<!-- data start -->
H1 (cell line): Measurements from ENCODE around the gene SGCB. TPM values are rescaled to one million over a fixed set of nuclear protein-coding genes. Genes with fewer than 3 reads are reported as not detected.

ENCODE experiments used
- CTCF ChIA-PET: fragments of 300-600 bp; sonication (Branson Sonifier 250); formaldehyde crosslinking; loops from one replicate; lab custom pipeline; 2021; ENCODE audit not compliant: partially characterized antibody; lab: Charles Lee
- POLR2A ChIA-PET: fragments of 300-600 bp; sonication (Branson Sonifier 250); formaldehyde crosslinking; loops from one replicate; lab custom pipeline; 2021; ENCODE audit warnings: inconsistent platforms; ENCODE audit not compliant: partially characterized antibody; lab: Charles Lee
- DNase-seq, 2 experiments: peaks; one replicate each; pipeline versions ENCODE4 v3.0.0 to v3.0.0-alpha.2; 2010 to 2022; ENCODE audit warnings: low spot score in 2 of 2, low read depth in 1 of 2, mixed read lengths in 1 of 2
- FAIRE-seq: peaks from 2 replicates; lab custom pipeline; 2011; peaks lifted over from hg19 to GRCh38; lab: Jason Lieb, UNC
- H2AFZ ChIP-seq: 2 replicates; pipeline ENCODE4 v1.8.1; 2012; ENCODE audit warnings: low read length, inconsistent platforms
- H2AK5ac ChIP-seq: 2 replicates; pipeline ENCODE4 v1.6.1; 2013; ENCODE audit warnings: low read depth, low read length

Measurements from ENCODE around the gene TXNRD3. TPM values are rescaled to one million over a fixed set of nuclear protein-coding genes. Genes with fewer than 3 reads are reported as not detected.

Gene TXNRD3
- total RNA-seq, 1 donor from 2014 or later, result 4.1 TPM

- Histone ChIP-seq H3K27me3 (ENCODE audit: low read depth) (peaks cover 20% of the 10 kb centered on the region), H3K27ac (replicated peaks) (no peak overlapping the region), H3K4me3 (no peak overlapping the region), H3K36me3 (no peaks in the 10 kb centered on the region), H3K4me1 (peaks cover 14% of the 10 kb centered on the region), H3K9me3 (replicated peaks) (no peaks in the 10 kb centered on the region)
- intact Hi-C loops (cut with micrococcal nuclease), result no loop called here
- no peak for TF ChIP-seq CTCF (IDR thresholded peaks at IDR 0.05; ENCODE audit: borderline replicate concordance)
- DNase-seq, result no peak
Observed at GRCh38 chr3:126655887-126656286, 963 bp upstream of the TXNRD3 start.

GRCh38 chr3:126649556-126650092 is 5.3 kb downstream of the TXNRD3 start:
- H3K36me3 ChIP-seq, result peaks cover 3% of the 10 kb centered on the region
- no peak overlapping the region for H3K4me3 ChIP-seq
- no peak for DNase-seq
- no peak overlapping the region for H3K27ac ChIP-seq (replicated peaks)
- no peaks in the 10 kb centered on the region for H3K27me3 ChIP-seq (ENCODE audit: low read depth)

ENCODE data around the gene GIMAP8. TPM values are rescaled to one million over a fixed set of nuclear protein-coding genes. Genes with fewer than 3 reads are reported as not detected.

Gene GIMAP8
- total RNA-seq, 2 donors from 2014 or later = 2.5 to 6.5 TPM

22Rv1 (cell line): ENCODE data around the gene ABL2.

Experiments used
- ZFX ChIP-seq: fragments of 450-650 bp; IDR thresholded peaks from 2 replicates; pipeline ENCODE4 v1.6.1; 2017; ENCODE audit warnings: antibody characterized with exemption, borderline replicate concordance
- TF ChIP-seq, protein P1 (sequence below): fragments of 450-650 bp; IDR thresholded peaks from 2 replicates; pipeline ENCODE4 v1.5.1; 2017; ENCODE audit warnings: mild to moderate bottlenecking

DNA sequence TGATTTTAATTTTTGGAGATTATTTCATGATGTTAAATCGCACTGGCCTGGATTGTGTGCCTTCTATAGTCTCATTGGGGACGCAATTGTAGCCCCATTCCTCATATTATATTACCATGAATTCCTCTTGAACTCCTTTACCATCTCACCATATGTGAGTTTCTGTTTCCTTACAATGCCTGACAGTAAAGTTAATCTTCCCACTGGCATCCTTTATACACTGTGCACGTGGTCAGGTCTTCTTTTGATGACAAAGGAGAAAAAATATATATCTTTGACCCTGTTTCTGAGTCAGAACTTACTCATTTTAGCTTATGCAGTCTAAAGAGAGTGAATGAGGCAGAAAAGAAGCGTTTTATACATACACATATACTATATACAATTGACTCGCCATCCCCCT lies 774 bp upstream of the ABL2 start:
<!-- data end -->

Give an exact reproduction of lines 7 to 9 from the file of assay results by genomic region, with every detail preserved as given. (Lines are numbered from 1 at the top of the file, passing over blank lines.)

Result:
- H2AFZ ChIP-seq: 2 replicates; pipeline ENCODE4 v1.8.1; 2012; ENCODE audit warnings: low read length, inconsistent platforms
- H2AK5ac ChIP-seq: 2 replicates; pipeline ENCODE4 v1.6.1; 2013; ENCODE audit warnings: low read depth, low read length

Measurements from ENCODE around the gene TXNRD3. TPM values are rescaled to one million over a fixed set of nuclear protein-coding genes. Genes with fewer than 3 reads are reported as not detected.